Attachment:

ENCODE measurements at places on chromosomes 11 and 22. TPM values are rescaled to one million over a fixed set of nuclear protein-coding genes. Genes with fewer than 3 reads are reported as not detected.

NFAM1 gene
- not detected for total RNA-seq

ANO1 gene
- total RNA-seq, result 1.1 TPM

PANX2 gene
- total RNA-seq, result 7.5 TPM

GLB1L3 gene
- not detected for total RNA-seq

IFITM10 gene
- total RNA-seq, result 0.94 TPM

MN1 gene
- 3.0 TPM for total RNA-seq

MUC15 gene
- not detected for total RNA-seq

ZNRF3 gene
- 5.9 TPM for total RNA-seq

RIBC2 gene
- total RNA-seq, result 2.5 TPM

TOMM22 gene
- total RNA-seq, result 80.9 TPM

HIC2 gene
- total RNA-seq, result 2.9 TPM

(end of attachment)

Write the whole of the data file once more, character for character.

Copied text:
ENCODE measurements at places on chromosomes 11 and 22. TPM values are rescaled to one million over a fixed set of nuclear protein-coding genes. Genes with fewer than 3 reads are reported as not detected.

NFAM1 gene
- not detected for total RNA-seq

ANO1 gene
- total RNA-seq, result 1.1 TPM

PANX2 gene
- total RNA-seq, result 7.5 TPM

GLB1L3 gene
- not detected for total RNA-seq

IFITM10 gene
- total RNA-seq, result 0.94 TPM

MN1 gene
- 3.0 TPM for total RNA-seq

MUC15 gene
- not detected for total RNA-seq

ZNRF3 gene
- 5.9 TPM for total RNA-seq

RIBC2 gene
- total RNA-seq, result 2.5 TPM

TOMM22 gene
- total RNA-seq, result 80.9 TPM

HIC2 gene
- total RNA-seq, result 2.9 TPM